by Kevin Yuill, The Telegraph, 4 June 2016
Dr Yuill is senior lecturer in American history at the University of Sunderland, and author of Assisted Suicide: The Liberal,Humanist Case Against Legalisation.
The whole case for assisted suicide is fictional. Rather than empathy, it is based on anxiety in the worried well. “I’d rather die than suffer like you do”, some actually say out loud to disabled people, who, in my experience are a feisty lot who enjoy (and all too often must fight for) their lives. There are real disabled lives – and there is the narcissistic projection of gloomy imaginings onto the disabled.
The case for legalised assisted suicide has at its heart a fictional scene – a relative near the end of her life wracked with pain, betubed and hooked up to beeping machines, looks pleadingly to her anxious family who in turn look to the doctor, who shakes her head sadly, constrained by a law founded on outdated religious mores.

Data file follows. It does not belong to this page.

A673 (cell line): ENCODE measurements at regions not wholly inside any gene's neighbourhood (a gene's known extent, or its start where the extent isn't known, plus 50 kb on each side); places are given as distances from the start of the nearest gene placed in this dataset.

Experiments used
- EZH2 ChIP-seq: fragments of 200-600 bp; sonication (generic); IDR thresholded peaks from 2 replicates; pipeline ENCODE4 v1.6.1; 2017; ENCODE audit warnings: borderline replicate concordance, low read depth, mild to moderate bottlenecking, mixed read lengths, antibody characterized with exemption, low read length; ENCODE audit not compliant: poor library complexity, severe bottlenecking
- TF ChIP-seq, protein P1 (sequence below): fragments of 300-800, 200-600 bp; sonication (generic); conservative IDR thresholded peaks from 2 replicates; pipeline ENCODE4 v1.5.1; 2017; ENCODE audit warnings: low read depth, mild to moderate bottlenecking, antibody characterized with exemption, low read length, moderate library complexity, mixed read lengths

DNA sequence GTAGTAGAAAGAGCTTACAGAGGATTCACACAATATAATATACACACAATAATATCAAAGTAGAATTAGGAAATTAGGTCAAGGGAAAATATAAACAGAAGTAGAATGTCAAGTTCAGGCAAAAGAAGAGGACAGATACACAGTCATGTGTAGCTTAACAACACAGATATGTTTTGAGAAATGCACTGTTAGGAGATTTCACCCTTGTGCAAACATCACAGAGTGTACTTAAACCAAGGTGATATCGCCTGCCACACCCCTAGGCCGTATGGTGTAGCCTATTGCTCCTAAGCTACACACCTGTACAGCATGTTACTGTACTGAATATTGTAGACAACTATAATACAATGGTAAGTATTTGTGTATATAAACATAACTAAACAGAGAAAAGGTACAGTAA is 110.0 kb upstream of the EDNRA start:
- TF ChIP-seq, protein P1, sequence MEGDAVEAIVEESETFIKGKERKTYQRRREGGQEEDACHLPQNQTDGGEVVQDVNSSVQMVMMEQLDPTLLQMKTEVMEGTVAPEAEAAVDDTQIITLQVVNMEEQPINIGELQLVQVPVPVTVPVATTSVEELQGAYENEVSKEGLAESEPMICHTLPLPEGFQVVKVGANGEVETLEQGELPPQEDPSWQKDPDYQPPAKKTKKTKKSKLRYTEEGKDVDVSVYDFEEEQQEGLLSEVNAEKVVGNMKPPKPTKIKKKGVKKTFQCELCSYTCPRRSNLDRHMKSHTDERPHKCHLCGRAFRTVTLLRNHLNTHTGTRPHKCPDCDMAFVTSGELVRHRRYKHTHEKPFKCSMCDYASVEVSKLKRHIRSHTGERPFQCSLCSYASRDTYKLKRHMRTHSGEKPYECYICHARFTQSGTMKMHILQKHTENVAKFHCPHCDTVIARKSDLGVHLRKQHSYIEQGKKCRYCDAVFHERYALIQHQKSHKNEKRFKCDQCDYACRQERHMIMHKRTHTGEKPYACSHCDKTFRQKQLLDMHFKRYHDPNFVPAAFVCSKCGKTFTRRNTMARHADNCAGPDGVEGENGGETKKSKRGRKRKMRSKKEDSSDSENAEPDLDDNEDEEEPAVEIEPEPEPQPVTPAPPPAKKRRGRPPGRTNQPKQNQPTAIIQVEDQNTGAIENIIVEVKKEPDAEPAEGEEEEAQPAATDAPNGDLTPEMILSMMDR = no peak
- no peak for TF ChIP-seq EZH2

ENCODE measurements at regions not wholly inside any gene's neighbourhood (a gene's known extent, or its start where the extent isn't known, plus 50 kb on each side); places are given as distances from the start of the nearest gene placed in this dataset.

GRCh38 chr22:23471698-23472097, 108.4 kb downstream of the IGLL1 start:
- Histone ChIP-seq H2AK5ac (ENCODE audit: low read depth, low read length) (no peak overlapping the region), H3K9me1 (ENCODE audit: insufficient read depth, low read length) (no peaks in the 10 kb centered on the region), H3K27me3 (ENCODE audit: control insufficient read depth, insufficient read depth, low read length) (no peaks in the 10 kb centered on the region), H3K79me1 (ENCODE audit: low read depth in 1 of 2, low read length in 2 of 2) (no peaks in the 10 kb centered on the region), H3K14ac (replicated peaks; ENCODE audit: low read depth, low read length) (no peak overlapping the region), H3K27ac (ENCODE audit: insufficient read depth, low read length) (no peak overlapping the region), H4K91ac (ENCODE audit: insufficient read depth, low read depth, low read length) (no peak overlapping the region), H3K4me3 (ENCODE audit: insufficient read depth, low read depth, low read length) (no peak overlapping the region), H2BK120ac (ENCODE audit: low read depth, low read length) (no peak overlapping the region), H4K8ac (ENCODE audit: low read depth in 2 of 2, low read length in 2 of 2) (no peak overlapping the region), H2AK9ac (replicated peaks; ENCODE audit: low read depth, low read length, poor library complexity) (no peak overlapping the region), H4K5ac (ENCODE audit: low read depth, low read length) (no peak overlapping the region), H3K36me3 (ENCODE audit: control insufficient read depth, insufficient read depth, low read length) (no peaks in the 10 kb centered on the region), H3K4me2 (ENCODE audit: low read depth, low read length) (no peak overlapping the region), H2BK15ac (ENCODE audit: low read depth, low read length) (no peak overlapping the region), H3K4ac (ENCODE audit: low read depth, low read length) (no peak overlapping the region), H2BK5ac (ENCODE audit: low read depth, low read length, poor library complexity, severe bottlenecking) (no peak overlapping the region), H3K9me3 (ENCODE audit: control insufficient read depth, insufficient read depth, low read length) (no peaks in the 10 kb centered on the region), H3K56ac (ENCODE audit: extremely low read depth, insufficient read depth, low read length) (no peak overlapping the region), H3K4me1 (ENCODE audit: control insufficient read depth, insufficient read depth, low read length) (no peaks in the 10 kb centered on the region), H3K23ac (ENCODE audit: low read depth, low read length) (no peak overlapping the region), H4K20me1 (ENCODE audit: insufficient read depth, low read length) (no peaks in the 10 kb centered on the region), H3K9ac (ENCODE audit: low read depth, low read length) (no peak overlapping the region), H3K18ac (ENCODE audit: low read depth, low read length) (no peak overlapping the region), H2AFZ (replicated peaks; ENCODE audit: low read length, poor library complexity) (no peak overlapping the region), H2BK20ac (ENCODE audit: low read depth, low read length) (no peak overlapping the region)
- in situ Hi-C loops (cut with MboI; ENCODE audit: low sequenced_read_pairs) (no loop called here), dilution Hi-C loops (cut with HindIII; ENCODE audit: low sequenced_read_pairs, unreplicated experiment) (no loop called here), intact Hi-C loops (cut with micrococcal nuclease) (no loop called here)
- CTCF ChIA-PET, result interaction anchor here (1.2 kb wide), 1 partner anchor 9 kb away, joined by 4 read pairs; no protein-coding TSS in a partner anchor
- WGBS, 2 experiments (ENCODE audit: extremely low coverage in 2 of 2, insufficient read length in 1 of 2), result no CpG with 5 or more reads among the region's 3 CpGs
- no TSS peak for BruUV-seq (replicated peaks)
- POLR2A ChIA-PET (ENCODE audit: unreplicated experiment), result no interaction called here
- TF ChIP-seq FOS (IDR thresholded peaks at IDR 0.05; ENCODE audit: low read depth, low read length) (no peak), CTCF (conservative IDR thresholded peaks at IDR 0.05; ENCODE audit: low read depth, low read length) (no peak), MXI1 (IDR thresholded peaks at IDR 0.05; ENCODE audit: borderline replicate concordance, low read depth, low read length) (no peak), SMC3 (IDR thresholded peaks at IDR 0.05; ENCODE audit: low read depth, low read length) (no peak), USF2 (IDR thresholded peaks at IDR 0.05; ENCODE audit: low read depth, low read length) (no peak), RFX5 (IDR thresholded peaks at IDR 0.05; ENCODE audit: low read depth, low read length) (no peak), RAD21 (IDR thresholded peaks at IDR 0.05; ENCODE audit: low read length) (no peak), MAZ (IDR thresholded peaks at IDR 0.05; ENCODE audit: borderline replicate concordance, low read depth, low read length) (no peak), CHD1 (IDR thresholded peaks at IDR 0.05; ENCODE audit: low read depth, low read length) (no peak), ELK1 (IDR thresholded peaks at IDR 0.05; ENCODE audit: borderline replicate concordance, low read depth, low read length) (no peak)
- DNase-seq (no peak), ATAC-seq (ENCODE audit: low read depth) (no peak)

But the reality is (in this case the film does capture the truth) that those who do choose assisted suicide in Oregon and Washington, where it has been legal since 1997 and 2008 respectively, tend to be educated, middle class, determined, and used to getting their own way. Pain does not even come into the top five reasons why they opt for an assisted suicide in these states. Instead, it is fear – of loss of autonomy, loss of enjoyment of activities, loss of dignity, loss of bodily functions, and being a burden.
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